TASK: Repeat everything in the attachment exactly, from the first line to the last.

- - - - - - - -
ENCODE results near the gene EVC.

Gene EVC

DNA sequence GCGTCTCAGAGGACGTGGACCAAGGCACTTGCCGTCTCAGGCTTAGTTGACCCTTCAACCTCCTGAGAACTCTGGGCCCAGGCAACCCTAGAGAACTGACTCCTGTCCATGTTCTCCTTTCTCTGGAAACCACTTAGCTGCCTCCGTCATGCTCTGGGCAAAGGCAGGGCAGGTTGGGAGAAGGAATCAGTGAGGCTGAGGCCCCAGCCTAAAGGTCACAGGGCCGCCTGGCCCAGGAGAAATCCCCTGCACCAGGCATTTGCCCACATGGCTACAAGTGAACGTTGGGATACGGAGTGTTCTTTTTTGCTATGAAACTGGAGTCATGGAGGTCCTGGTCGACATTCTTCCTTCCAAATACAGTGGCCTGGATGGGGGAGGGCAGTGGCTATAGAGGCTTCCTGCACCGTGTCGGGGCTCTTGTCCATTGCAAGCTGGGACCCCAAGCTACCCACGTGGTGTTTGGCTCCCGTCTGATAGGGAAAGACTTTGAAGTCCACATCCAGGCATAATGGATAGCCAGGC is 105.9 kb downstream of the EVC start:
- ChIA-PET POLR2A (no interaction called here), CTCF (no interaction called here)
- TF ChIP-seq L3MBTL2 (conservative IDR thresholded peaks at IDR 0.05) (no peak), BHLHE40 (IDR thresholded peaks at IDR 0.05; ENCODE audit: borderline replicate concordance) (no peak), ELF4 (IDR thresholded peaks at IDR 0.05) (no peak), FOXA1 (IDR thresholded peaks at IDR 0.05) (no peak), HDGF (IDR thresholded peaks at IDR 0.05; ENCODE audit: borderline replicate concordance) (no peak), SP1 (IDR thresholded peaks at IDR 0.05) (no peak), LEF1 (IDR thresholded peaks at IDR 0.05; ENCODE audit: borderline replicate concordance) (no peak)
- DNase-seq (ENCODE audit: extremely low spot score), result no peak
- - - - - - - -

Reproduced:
ENCODE results near the gene EVC.

Gene EVC

DNA sequence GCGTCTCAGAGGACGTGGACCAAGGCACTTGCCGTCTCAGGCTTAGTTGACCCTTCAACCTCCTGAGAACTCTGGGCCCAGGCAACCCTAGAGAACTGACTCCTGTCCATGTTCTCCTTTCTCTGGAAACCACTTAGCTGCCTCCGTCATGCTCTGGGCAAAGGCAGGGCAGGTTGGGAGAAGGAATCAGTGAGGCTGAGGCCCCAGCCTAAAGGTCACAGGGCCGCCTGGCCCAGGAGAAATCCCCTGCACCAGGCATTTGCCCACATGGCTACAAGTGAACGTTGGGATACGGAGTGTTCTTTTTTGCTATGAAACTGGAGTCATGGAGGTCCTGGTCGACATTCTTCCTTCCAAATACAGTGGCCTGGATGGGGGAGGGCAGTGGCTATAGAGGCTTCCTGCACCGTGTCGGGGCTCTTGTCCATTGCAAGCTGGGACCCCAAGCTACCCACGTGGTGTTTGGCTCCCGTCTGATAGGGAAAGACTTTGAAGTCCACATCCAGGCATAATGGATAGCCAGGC is 105.9 kb downstream of the EVC start:
- ChIA-PET POLR2A (no interaction called here), CTCF (no interaction called here)
- TF ChIP-seq L3MBTL2 (conservative IDR thresholded peaks at IDR 0.05) (no peak), BHLHE40 (IDR thresholded peaks at IDR 0.05; ENCODE audit: borderline replicate concordance) (no peak), ELF4 (IDR thresholded peaks at IDR 0.05) (no peak), FOXA1 (IDR thresholded peaks at IDR 0.05) (no peak), HDGF (IDR thresholded peaks at IDR 0.05; ENCODE audit: borderline replicate concordance) (no peak), SP1 (IDR thresholded peaks at IDR 0.05) (no peak), LEF1 (IDR thresholded peaks at IDR 0.05; ENCODE audit: borderline replicate concordance) (no peak)
- DNase-seq (ENCODE audit: extremely low spot score), result no peak